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Northern Ireland Politician Quitting Presbyterian Church Over Anti-Homosexuality Stance

Northern Ireland Politician Quitting Presbyterian Church Over Anti-Homosexuality Stance

A distinguished politician from the Republic of Northern Ireland has officially left the Presbyterian Church in Ireland in response to recent decisions by the denomination against homosexuality.

Lord John Alderdice, former leader of the Alliance Party and a former church elder, sent a letter of resignation, noting his opposition to the Presbyterian Church's recent decisions to bar individuals in same-sex relationships from full membership and to weaken its ties with the Church of Scotland over its pro-LGBT stance.

In an interview with BBC Radio Ulster's Evening Extra program, Lord Alderdice explained that it was "a very difficult personal decision."

"It's no longer possible to defend the position of the Presbyterian Church or for me to feel that it's an appropriate expression of my faith so I've decided that after 30 years as an Elder and a lifetime as a member to resign from the Eldership," said Alderdice.

"That's a very difficult and painful decision, but is one that has come about over a period of time watching the direction of things."

Earlier this month, the Presbyterian Church in Ireland's General Assembly received the Doctrine Committee's report and announced that same-sex couples could not become full members of their denomination nor could their children be baptized.

"We believe that their outward conduct and lifestyle is at variance with a life of obedience to Christ," stated the Church's Doctrine Committee, as quoted by the Irish Times.

"... homosexual activity is not consistent with Christian discipleship since it does not accord with the will of God expressed in his moral law."

The Very Rev. Stafford Carson, convener of the Presbyterian Church in Ireland's Doctrine Committee, defended the decision in a column for the Belfast Telegraph on Wednesday.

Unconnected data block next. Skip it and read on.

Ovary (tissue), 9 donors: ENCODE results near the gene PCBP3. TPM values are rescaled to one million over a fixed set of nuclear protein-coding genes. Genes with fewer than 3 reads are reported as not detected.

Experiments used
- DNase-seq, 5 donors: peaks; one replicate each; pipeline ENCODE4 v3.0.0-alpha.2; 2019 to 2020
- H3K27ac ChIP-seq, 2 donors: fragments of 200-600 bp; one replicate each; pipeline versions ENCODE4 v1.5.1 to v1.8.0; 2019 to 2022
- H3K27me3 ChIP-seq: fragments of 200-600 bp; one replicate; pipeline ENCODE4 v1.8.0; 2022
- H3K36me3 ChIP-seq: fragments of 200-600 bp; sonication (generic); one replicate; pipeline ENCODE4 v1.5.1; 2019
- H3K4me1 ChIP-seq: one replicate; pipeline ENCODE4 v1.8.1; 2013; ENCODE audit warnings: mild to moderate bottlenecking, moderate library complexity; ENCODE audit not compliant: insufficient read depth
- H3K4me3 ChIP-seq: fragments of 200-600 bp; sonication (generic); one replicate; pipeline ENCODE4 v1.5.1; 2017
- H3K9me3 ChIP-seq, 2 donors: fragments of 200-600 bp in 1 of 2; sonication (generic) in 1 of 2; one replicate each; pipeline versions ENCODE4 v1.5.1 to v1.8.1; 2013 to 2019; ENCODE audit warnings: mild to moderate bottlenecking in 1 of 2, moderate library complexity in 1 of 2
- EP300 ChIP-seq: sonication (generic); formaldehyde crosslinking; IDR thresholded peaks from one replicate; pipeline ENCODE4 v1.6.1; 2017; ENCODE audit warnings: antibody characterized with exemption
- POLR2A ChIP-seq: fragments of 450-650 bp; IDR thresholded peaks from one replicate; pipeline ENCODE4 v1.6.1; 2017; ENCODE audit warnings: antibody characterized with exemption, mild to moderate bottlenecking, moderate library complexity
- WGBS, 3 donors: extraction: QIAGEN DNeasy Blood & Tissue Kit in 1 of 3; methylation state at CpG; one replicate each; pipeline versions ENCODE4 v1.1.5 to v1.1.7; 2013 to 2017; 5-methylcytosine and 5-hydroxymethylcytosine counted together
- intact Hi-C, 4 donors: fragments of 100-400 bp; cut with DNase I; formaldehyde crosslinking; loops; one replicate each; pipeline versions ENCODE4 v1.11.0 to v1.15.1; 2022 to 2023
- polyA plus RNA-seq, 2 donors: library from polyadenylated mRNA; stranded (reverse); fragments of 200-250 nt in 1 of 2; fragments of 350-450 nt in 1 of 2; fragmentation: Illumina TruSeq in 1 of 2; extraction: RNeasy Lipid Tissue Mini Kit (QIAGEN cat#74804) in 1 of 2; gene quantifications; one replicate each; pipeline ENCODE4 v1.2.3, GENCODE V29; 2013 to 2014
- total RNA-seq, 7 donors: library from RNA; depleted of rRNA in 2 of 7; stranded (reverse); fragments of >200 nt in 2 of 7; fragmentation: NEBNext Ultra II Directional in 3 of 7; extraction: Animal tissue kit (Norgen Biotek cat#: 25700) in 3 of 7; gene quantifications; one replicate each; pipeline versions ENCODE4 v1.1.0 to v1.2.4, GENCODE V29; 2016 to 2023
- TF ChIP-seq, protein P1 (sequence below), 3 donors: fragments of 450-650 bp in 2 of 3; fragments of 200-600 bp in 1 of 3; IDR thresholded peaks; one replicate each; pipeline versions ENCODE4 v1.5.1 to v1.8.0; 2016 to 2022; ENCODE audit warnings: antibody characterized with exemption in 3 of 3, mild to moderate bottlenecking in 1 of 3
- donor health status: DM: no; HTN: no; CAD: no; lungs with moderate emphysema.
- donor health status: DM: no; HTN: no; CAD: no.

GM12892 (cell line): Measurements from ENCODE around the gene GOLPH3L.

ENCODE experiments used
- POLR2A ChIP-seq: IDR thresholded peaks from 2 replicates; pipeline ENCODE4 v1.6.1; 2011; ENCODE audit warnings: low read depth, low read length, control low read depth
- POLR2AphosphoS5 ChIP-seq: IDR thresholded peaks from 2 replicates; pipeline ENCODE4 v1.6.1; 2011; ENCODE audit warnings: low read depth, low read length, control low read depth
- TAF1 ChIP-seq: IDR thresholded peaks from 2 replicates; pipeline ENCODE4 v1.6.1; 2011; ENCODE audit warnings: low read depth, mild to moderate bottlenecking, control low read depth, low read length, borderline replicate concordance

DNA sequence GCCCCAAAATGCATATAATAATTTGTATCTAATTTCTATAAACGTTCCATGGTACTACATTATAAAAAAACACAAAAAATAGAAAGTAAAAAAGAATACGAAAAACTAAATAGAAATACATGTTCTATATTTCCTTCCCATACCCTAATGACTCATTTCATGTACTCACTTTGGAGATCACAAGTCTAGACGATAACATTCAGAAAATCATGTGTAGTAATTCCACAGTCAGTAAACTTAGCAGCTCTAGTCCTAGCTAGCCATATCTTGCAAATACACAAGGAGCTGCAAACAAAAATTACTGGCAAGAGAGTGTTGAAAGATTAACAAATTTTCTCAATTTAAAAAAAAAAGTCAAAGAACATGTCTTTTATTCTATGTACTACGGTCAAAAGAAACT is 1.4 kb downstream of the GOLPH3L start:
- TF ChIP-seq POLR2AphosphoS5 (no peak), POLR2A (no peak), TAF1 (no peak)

He explained that the Doctrine Committee's report was not about "preventing anyone from attending worship, coming into church, receiving communion, or having access to pastoral care. Neither was it about being attracted to someone of the same sex." The report was designed to provide guidance to ministers "with particular reference to couples in same sex relationships."

"It is important to remember that marriage and sexual behaviour are not the only areas where Christians may fall short of God's will for their lives, and our report was very careful to point this out," he added.

"We recognise that following Jesus Christ as Lord often challenges us at the deepest level of our beings. That is why many of the personal issues of Christian discipleship are best discussed confidentially with wise and godly pastors and friends rather than being made a matter for public debate and comment through social media."

Recognizing the criticism over the denomination's decision, Carson said, "Looking on and reading much of what has been said and written, it may seem that the Church is out of step with society. 

"That's not surprising, since the days of the early church, the confession of Jesus Christ as Lord has often placed Christians at odds with their surrounding culture." 

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